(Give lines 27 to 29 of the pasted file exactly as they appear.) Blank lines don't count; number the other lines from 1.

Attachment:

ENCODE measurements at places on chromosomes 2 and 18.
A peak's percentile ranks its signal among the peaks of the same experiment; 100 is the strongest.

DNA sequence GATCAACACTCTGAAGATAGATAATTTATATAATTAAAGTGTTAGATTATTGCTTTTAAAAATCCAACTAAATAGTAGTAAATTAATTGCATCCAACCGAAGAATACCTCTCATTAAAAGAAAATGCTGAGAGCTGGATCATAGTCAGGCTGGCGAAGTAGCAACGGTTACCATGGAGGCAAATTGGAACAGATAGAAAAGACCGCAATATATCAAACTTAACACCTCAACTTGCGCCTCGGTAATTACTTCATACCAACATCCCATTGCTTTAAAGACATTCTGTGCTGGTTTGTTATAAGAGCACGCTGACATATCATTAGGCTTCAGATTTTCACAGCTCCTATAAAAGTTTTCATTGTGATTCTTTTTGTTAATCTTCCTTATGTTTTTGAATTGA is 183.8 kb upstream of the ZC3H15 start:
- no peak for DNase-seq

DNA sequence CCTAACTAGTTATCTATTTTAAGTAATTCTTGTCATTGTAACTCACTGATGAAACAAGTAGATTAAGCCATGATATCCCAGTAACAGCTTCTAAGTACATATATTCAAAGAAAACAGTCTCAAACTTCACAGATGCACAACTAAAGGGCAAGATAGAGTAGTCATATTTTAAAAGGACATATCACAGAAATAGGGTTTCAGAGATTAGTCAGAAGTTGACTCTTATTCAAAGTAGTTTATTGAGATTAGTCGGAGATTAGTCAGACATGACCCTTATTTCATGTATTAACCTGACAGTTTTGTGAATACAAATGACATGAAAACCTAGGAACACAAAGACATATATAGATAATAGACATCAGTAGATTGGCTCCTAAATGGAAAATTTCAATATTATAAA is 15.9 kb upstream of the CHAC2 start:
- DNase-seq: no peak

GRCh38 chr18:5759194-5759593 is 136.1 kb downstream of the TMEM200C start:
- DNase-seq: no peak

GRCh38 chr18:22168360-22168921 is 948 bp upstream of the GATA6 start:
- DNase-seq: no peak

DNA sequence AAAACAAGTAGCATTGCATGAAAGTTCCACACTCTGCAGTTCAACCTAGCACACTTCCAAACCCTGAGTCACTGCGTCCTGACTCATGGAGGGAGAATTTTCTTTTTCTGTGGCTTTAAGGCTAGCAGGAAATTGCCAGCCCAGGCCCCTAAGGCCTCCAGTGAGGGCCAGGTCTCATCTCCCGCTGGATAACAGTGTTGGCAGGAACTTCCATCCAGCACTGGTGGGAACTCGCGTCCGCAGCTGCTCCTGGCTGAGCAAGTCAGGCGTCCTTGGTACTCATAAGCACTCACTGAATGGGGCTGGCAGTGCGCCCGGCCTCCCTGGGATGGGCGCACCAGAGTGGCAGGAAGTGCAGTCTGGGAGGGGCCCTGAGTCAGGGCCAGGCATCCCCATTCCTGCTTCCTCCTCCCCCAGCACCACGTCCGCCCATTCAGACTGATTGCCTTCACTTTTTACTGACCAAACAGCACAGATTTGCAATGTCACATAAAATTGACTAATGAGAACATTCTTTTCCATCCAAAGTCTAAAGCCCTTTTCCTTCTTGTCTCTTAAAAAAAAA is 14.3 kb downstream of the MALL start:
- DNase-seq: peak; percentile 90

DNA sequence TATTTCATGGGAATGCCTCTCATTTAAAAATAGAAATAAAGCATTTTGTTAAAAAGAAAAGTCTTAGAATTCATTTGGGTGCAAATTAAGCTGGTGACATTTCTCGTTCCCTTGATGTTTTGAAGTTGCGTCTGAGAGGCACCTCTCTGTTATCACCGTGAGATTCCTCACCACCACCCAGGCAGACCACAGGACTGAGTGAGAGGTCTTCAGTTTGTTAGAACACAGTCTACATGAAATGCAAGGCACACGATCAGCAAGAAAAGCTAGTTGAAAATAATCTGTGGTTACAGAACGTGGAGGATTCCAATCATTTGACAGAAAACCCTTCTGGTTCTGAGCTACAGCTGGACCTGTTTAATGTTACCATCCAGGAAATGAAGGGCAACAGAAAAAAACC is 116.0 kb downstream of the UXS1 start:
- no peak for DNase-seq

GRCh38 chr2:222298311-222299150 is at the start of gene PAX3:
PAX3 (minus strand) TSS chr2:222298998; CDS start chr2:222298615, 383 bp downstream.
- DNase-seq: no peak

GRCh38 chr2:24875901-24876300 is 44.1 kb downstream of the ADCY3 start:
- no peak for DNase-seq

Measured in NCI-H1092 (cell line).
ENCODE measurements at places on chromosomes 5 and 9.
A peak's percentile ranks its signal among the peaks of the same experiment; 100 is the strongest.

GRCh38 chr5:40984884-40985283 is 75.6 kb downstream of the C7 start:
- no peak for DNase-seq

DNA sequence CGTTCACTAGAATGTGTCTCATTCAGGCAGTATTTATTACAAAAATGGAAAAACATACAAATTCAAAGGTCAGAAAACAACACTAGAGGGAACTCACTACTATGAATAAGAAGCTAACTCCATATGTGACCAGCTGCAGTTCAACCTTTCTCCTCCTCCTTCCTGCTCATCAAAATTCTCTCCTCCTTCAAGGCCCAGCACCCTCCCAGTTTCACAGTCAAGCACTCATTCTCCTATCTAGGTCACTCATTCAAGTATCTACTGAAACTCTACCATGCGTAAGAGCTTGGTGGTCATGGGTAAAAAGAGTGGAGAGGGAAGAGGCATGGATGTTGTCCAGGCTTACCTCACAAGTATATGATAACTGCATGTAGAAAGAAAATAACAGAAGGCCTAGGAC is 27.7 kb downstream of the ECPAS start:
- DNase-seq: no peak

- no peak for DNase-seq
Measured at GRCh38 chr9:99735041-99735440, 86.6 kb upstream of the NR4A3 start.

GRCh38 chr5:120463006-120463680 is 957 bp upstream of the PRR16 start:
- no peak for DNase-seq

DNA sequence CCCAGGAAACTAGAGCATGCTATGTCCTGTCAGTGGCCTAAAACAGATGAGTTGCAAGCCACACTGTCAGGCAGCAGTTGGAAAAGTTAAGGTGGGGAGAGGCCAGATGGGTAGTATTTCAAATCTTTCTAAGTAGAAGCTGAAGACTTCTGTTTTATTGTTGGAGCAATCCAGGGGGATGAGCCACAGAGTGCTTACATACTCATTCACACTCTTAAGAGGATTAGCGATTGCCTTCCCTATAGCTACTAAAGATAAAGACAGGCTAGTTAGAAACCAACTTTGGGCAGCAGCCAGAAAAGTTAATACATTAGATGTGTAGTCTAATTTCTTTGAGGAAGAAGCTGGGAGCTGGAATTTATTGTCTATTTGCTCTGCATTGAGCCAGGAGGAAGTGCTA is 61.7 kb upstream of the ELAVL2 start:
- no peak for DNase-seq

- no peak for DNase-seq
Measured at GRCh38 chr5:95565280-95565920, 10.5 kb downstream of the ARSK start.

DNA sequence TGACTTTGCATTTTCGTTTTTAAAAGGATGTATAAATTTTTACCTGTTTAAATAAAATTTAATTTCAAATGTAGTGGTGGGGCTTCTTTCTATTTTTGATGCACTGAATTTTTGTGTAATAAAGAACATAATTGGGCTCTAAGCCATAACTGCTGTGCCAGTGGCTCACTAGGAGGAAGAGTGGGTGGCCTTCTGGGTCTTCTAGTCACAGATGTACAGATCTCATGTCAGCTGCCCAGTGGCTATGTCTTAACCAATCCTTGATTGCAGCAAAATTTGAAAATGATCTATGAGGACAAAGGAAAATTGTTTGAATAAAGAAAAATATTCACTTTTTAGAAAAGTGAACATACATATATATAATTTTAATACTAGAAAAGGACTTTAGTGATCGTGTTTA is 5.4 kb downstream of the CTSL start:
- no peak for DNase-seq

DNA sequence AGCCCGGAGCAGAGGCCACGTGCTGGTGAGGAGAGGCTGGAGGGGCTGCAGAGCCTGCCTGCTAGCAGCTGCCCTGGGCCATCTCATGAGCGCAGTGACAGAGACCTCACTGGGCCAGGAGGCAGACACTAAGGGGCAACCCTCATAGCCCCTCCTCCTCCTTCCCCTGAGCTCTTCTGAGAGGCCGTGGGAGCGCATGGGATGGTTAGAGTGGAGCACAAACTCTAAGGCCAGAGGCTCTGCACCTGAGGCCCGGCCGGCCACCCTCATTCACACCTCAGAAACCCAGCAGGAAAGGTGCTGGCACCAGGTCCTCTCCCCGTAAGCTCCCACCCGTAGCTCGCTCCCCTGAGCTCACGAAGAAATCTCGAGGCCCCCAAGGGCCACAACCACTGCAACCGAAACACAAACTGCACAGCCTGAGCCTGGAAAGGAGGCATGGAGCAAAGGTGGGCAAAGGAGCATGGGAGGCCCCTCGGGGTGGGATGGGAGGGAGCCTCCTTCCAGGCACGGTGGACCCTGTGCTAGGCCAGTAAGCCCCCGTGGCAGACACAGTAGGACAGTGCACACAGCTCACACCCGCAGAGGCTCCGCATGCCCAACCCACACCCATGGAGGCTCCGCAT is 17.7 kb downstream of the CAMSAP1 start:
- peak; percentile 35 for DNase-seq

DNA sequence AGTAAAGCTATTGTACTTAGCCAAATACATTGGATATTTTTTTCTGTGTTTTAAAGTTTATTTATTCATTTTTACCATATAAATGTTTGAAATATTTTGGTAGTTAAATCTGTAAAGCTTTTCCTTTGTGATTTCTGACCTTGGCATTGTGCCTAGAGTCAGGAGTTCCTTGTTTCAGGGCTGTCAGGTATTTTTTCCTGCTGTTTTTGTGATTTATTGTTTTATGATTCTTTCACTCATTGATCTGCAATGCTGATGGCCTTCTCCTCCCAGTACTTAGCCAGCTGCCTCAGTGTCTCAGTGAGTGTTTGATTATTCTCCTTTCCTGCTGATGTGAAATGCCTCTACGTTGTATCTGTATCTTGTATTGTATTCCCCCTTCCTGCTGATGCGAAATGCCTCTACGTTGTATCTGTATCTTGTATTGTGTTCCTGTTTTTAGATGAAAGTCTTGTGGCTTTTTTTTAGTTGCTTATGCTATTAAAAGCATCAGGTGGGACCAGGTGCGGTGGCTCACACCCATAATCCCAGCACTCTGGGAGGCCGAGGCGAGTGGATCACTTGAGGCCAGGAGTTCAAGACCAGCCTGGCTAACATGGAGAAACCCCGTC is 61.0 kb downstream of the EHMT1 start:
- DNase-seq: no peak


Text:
- no peak for DNase-seq
Measured at GRCh38 chr9:99735041-99735440, 86.6 kb upstream of the NR4A3 start.

GRCh38 chr5:120463006-120463680 is 957 bp upstream of the PRR16 start: